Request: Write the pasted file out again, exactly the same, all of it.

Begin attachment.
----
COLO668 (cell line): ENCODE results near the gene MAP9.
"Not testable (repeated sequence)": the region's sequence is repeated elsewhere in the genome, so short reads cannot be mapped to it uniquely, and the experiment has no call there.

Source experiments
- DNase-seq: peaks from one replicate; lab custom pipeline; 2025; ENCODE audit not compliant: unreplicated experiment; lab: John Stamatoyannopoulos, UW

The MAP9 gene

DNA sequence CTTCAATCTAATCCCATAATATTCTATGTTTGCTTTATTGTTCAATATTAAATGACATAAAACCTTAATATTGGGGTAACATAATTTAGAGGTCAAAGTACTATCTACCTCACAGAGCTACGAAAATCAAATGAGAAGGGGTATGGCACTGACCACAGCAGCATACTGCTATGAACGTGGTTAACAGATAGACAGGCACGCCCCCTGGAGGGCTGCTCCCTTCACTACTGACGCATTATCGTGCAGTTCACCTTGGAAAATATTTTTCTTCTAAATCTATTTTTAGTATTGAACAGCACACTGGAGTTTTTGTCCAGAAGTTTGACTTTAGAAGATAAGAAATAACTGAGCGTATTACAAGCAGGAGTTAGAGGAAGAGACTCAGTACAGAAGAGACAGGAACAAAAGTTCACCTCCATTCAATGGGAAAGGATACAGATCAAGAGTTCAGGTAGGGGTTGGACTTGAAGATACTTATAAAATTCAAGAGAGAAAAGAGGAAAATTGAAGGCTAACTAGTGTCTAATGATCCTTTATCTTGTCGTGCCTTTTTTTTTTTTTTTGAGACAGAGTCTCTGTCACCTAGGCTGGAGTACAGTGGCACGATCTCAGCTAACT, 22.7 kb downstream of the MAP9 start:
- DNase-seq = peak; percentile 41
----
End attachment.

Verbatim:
COLO668 (cell line): ENCODE results near the gene MAP9.
"Not testable (repeated sequence)": the region's sequence is repeated elsewhere in the genome, so short reads cannot be mapped to it uniquely, and the experiment has no call there.

Source experiments
- DNase-seq: peaks from one replicate; lab custom pipeline; 2025; ENCODE audit not compliant: unreplicated experiment; lab: John Stamatoyannopoulos, UW

The MAP9 gene

DNA sequence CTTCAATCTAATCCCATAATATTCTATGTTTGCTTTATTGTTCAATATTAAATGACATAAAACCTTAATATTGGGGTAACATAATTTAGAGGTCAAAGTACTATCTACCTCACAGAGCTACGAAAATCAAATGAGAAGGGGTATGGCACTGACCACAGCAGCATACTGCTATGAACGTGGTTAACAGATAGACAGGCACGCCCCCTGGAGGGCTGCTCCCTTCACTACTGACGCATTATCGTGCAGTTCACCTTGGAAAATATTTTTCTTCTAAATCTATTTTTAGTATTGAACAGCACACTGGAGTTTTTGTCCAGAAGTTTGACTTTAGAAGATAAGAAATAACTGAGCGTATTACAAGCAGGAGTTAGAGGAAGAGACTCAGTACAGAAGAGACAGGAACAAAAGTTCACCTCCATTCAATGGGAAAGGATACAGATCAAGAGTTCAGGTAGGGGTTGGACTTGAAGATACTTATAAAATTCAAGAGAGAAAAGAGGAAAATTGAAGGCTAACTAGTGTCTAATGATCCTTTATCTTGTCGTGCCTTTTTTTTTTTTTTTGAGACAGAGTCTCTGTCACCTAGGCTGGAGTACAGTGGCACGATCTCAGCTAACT, 22.7 kb downstream of the MAP9 start:
- DNase-seq = peak; percentile 41